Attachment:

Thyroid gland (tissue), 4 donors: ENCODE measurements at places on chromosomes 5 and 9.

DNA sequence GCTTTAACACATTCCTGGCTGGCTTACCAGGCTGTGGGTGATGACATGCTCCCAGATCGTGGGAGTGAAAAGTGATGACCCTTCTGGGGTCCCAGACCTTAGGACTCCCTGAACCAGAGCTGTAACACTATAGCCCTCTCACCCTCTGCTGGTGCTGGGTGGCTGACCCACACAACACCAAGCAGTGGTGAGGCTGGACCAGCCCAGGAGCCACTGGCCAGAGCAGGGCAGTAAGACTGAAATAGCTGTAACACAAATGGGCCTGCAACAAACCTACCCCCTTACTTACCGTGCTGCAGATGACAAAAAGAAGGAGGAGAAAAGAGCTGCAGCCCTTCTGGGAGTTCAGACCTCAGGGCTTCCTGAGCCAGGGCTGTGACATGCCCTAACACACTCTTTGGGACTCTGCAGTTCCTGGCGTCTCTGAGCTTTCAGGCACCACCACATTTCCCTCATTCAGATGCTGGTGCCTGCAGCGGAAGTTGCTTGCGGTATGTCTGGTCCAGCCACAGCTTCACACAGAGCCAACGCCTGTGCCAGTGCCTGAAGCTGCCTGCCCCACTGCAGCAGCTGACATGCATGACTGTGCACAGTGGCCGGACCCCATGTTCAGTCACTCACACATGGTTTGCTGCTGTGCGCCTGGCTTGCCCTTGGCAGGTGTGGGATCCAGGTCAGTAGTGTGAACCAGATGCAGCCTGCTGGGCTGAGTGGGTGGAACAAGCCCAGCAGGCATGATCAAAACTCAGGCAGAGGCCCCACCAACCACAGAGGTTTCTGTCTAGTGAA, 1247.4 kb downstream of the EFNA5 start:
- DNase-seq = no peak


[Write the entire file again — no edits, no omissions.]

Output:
Thyroid gland (tissue), 4 donors: ENCODE measurements at places on chromosomes 5 and 9.

DNA sequence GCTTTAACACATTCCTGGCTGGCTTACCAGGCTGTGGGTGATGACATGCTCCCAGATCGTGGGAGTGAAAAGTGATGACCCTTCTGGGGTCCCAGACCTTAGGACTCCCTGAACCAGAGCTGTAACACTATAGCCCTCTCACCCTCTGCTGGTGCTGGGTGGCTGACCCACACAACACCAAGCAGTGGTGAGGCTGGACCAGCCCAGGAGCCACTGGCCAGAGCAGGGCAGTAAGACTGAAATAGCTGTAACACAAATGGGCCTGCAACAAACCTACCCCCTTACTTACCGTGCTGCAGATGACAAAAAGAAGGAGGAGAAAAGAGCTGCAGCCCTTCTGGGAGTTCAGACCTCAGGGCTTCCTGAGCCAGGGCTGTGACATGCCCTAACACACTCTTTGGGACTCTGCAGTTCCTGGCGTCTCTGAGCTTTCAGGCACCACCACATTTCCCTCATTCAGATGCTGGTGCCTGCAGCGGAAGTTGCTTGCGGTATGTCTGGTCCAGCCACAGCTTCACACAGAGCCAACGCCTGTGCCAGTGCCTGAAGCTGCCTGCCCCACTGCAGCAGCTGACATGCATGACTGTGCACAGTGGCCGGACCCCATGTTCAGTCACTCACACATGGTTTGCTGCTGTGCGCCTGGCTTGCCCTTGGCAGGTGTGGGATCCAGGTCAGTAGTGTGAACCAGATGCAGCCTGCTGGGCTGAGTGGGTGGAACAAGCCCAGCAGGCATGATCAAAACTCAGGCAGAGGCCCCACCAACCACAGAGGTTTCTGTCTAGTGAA, 1247.4 kb downstream of the EFNA5 start:
- DNase-seq = no peak